Ever thought about writing a novel but not really sure where to begin? Check out the following tips to get your creative juices flowing!
1. National Novel Writing Month (NanoWriMo)
If you’ve even thought for a moment about being an author, but had absolutely no impetus to start writing, why not join NanoWriMo? It will give you a push in the right direction, and perhaps even more.
NanoWriMo began in 1999, and is currently in its 14th year. Every November, aspiring authors take up the challenge of sitting down and hammering out a string of words on their keyboard to complete their novels. It’s simple to join. You can sign up for a free account on their website, and simply start writing. You’ll see your work-in-progress, feel stressed out by the timeline set, and voila! By 30th November, you’ll need to have churned out 50,000 words, or approximately 175 pages, for your work to qualify as a novel. The next step would be uploading your novel (scrambled) for official verification. Upon succeeding, hurray! You’ll be presented with a winner’s certificate and a web badge.
Of course, the going is never easy, and NanoWriMo has thought of everything. You can get pep talks from authors and even join a forum on the site. Why not jump off the deep end and start writing?
2. Take note of what NOT to do
Writing a novel is hard work, and the good folks at Writer’s Digest have come up with a very helpful list of what not to do when writing. For instance, don’t wait for inspiration—that might take a while to happen! Instead, set aside some time daily to write, or perhaps a daily quota, that you need to complete. That will help to get you in the mood for writing, even if it’s an uphill task for that day.
They’ve also given the very solid advice of not ignoring your craft. This means that you should not ignore those authors who came before you, and write without any techniques in place. This would most certainly end up with an unpublished novel. Instead, it’s suggested that aspiring authors should seriously study the craft, writing, gathering feedback, read novels to find out what works, and perhaps even repeat the process.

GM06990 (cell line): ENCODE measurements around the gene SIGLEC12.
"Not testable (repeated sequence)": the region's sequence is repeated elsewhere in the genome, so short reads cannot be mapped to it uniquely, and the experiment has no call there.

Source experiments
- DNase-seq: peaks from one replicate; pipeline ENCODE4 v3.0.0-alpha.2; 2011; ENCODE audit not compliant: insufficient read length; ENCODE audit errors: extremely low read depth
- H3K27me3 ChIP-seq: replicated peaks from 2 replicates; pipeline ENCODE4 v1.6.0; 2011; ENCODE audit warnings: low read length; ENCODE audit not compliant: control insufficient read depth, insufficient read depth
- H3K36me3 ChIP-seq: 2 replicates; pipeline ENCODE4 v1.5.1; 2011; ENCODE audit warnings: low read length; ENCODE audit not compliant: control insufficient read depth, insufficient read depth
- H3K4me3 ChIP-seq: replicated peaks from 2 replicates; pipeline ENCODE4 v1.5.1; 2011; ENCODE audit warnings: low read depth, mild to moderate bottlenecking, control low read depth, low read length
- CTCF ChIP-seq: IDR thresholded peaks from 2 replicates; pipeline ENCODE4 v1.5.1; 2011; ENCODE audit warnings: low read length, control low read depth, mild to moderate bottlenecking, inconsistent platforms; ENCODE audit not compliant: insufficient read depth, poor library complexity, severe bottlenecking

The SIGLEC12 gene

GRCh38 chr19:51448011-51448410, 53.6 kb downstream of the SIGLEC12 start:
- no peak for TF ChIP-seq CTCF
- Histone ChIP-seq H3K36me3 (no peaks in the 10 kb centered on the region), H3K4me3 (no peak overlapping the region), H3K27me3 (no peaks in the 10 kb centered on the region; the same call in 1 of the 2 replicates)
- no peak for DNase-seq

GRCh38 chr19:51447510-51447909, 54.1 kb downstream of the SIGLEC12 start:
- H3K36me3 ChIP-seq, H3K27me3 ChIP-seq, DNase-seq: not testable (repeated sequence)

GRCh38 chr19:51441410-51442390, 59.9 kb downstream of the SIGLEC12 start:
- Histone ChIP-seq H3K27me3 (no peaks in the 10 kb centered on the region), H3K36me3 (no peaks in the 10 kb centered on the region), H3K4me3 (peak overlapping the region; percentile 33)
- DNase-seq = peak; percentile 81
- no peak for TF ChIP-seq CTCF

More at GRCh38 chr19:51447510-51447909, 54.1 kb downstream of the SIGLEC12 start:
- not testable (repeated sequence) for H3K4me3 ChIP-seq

In fact, Authonomy, a website created by HarperCollins, has set out to give authors the chance to get their novel out there for visitors to read and comment on.
Of course, if all else fails, don’t quit! Persevere, persevere, persevere. Ever heard of the phrase “good things come to those who wait?”
3. Check out available resources
Finally, there are a number of books out there about writing that you can peruse for free at your library. These books are chock full of tips on how to write your novel, to ways of getting your novel published. Take your pick from the following:
Write a novel and get it published
By Nigel Watts
Call Number: English 808.3 WAT
Is life like this?: a guide to writing your first novel in six months
By John Dufresne
Call Number: English 808.3 DUF
90 days to your novel: a day-by-day plan for outlining & writing your book
By Sarah Domet
Call Number: English 808.3 DOM
Good luck on your first novel!
National Novel Writing Month. Web. 1 Nov 2012. <http://www.nanowrimo.org/>.
Bell, James Scott. “7 Things That Will Doom Your Novel (& How To Avoid Them)”. Writer’s Digest, 5 Jun 2012. Web. 1 Nov 2012. < http://www.writersdigest.com/whats-new/7-things-that-will-doom-your-novel-how-to-avoid-them>.
Authonomy. HarperCollins. Web. 1 Nov 2012. < http://authonomy.com/>.
Post contributed by Fong Ying Yi, Librarian